An accomplished pianist and educator, Newfoundland-born Dr. Edmund Dawe is highly regarded as a soloist, collaborative artist, educator, adjudicator, lecturer, and administrator.

Prior to serving as the Dean for the Desautels Faculty of Music (2007-2018) Dawe was a professor of piano and also served as Head of Mount Allison University’s Department of Music in New Brunswick. Having performed as a soloist and collaborative pianist in Canada, the United States, Great Britain, France, Hong Kong, and Korea, Edmund also brings to the Faculty his expertise and ongoing research in piano pedagogy and performance.

Dawe completed his studies at the Memorial University of Newfoundland (Neil van Allen, Maureen Volk), the Guildhall School of Music and Drama in London, England (James Gibb), and the University of Western Ontario (Ronald Turini). After earning a doctorate at the University of British Columbia (Robert Silverman), he continued training with Cécile Ousset in France.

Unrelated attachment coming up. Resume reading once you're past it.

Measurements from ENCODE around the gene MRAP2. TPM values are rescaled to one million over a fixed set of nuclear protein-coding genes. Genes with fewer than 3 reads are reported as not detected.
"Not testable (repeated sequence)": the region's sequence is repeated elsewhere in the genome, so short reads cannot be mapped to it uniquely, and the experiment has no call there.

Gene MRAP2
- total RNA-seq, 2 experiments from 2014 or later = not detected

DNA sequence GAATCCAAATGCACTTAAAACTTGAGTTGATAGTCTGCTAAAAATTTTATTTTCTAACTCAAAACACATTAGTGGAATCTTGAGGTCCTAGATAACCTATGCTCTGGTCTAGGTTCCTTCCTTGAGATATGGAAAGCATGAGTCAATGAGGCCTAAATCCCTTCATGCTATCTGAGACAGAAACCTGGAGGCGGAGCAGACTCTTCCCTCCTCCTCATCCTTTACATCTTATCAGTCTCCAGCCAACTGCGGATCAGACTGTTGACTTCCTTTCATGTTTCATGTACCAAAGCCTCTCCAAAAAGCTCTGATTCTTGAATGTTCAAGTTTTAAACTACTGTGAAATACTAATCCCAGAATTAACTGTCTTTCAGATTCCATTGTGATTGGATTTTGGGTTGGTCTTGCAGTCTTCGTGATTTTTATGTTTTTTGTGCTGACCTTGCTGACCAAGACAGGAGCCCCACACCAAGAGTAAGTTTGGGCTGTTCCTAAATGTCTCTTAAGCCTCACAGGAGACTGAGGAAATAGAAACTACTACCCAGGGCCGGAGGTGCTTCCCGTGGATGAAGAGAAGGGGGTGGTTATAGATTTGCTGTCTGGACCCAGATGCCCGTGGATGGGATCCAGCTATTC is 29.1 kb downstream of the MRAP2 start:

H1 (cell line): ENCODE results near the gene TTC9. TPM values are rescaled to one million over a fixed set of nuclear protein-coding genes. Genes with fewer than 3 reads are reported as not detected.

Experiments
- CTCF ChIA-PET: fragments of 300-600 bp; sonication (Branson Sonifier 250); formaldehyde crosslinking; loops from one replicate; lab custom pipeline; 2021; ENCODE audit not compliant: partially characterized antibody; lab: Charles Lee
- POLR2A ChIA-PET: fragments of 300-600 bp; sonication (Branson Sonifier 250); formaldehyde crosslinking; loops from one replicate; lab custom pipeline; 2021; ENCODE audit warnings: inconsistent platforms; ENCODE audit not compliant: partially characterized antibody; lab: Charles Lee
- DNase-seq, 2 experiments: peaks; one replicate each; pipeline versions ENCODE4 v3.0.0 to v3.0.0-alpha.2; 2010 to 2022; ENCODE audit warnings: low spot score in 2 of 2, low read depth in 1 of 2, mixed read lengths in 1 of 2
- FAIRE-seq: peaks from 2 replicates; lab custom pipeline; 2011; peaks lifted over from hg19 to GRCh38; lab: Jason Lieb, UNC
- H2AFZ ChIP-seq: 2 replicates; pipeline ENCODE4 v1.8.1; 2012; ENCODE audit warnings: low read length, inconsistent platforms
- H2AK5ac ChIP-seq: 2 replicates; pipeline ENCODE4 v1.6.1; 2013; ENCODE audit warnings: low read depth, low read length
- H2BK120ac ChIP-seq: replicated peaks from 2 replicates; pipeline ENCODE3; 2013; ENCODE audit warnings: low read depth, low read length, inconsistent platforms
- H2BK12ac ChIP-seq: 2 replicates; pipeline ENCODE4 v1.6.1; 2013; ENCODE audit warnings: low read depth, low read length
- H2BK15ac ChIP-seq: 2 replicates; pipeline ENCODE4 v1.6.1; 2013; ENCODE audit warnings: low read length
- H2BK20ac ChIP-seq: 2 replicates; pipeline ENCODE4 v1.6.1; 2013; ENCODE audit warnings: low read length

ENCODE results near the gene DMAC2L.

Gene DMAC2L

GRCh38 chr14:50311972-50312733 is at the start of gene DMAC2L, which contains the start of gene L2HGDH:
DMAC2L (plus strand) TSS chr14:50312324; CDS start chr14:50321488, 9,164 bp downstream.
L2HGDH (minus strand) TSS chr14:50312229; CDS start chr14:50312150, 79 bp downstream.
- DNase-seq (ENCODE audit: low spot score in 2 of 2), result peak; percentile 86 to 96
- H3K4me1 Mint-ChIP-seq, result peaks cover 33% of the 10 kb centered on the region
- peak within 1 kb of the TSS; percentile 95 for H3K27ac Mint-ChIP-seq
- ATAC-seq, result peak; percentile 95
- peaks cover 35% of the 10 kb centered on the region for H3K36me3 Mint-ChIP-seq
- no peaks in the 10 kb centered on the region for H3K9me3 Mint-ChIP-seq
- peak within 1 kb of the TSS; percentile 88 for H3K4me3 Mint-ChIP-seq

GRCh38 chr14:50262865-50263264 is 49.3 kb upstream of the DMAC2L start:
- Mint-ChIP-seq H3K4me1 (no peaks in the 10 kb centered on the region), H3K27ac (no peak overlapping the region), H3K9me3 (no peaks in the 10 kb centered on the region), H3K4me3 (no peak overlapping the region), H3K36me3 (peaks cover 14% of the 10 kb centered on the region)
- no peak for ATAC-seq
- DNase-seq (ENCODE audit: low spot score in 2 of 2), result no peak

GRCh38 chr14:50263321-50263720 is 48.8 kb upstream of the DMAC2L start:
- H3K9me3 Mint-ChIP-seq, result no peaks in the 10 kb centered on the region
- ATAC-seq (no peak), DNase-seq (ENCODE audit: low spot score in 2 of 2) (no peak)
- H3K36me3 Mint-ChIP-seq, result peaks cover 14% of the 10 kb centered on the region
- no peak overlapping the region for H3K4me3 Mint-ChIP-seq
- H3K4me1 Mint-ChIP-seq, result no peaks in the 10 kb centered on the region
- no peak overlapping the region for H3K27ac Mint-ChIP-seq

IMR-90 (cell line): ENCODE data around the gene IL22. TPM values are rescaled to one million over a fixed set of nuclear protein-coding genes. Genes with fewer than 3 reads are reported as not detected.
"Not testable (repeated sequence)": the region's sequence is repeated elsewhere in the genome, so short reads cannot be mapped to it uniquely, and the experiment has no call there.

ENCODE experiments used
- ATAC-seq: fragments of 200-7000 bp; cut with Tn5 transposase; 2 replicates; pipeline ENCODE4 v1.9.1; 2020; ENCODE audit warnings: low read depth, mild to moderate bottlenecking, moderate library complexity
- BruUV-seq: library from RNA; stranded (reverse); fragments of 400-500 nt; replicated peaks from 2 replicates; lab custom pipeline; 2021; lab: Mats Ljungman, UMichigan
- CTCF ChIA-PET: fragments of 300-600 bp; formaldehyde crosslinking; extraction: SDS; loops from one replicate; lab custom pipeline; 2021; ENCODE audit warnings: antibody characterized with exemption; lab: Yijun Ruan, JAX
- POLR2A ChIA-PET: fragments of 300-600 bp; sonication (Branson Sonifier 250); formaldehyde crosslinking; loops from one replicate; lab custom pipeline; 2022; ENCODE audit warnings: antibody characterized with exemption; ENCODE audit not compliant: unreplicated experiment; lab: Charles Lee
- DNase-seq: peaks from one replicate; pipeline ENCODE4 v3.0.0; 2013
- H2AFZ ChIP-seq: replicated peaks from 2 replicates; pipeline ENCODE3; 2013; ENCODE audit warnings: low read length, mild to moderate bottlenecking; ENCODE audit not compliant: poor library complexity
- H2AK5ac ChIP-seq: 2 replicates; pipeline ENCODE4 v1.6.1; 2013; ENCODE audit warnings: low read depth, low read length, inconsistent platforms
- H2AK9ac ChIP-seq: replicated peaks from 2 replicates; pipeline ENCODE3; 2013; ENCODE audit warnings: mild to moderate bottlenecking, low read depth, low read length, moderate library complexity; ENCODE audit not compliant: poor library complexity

Praised for his artistic interpretations, Dawe has traveled extensively as a performer and speaker. He was a member of the Atlantic Arts Trio for 20 years, an ensemble that commissioned over a dozen works from some of Canada's leading composers and arrangers. Dawe continues to perform regularly, and his concert activities – as well as his research on national schools of piano performance and pedagogy – take him to various cities in Canada, the United States, Europe, and Asia.

Dawe’s work as an artist and a teacher have been widely recognized, and he has received numerous awards throughout his career, including grants from the Canada Council, the Canadian Consulate General, the Department of Foreign Affairs and International Trade, the New Brunswick Arts Branch, and the Foundation to Assist Canadian Talent on Records. In 1996 and 2001, he was the recipient of a Paul Paré Award for excellence in teaching and performance at Mount Allison University.

An engaging speaker, Dawe is much in demand as a presenter at provincial, national, and international conferences, including the World Piano Pedagogy Conference, the Fourth Australian National Piano Pedagogy Conference, and the Canadian Federation of Music Teachers' Association. A frequent adjudicator at music festivals in Canada, Edmund has also served as a judge for the Juno Awards, and was a featured author in Clavier magazine.